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Hillary Clinton’s Senate Run “Likely” Contributed To Repeal Of Glass-Steagall

- February 11, 2016

Hillary Clinton's Decision To Run For Senate In New York "Likely" Contributed To The Clinton Administration's "Steady Interest" In Repealing Glass-Steagall. "The steady interest of the Clinton administration under Treasury Secretary Robert Rubin and then Lawrence Summers in pursuing bank reform legislation the interest of Gene Sperling, domestic economic policy adviser, and others at the White House in maintaining CRA rules in the context of bank reform and the likely constituency interests in the state of New York where First Lady Hillary Clinton is running for the U.S. Senate, all contributed to administration leadership on this bill." (Timothy McTaggert, "Financial Services Modernization Legislation: One For The Century, If Not For The Ages," Bank Accounting And Finance, Winter 1998)

"The Financial Interests That Dumped More Than $300 Million Into The Passage Of This Bill … [Were] Essential To Hillary Clinton's U.S. Senate Campaign." "Clinton uttered some vague promises about backing stronger privacy protection in the future, but the broad smile on his face as he signed this giveaway to Wall Street made his priorities all too clear. The financial interests that dumped more than $300 million into the passage of this bill - the most expensive lobbying effort in history - are essential to Hillary Clinton's U.S. Senate campaign. No one gets elected from New York who doesn't play ball with Wall Street interests. That is why New York Democratic Sen. Charles E. Schumer, a big Hillary backer, so strenuously lobbied Clinton to sign this law." (Robert Scheer, "Clinton Caves In To The Banks On The Privacy Issue," The Denver Post, 11/18/99)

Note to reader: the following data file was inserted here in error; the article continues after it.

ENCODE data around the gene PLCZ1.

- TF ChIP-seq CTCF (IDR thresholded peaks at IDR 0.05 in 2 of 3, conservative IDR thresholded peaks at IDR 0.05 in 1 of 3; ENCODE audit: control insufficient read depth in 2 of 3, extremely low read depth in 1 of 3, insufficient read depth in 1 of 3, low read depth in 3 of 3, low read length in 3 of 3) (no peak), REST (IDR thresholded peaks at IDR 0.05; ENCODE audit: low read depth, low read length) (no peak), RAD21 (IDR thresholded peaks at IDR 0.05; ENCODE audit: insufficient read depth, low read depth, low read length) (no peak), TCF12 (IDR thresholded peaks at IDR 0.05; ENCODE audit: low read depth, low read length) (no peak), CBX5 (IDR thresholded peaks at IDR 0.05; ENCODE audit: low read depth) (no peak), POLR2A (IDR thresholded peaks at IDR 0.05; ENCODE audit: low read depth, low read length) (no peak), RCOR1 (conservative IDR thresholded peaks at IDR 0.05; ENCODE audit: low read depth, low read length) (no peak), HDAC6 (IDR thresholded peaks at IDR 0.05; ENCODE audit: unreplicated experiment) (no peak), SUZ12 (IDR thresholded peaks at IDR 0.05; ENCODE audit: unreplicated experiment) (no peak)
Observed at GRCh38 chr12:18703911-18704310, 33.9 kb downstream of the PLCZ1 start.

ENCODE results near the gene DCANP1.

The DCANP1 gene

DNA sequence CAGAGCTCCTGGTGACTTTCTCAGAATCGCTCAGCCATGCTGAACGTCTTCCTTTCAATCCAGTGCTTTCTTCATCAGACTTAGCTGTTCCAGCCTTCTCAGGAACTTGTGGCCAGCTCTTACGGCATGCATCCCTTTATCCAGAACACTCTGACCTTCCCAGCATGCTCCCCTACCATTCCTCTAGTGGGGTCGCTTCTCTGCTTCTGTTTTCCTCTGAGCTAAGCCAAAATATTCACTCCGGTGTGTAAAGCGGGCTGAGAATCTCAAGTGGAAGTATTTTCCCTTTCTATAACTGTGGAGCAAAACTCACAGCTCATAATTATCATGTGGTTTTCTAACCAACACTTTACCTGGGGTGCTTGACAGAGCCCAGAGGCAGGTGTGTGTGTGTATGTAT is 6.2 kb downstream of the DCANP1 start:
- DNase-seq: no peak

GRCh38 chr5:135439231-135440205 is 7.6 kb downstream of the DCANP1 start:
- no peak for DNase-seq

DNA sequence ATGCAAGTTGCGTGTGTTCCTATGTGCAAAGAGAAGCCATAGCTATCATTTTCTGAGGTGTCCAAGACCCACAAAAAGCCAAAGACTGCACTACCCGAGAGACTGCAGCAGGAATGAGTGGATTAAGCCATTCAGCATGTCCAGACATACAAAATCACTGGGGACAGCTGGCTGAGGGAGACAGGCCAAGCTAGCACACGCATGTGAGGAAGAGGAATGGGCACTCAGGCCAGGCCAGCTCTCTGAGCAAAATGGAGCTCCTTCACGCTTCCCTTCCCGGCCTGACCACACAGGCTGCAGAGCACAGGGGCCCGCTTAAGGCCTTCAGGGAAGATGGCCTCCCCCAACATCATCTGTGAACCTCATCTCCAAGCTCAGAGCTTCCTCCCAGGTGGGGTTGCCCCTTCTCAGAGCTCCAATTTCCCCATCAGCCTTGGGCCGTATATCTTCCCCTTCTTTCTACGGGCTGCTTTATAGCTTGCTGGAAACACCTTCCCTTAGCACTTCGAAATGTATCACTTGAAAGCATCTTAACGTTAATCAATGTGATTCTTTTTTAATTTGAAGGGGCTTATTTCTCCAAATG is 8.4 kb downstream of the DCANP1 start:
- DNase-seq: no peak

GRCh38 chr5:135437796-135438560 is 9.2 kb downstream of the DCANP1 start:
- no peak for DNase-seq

At The Time, Sen. Phil Gramm (R-TX) Made It Clear That He Thought The Clinton Administration Would Never Veto A Financial Services Deregulation Bill While Hillary Ran For A Senate Seat In New York. "In later meetings with White House aides, the Senator [Phil Gramm] made clear that he thought Mr. Clinton would never veto a financial services bill just as Hillary Rodham Clinton was preparing to run for the Senate in New York, whose biggest industry is Wall Street." (Stephen Labaton, "Deal On Bank Bill Was Helped Along By Midnight Talks," The New York Times, 10/24/99)

Following The Release Of A Draft Version Of The Gramm-Leach-Bliley Bill, Former Rep. Thomas Bliley Jr. (R-VA) Indicated That Clinton Was Not "Interested In Alienating Wall Street" During Her Senate Campaign. "On the Community Reinvestment Act, Gramm appears to have had all of his concerns met: In addition to winning inclusion of his 'sunshine' provision requiring disclosure of CRA agreements, the mark contains no civil monetary penalties for banks out of compliance with the CRA. Moreover, the bill requires a financial holding company to have, but not 'maintain,' a satisfactory CRA rating. Gramm sidestepped a question on whether the White House would accept that omission, turning the subject back to the 'opsub' fight - which Gramm depicted as the seminal issue before the conference as far as the Clinton administration is concerned. Earlier, at a U.S. Chamber of Commerce breakfast, Bliley expressed confidence the White House is unlikely to veto any bill merely over its opsub language. Bliley suggested that neither First Lady Hillary Rodham Clinton nor Vice President Gore is interested in alienating Wall Street at this stage of their campaigns." (Pamela Barnett, "Gramm, Leach, Bliley Release Draft For Banking Markup," National Journal, 10/12/99)


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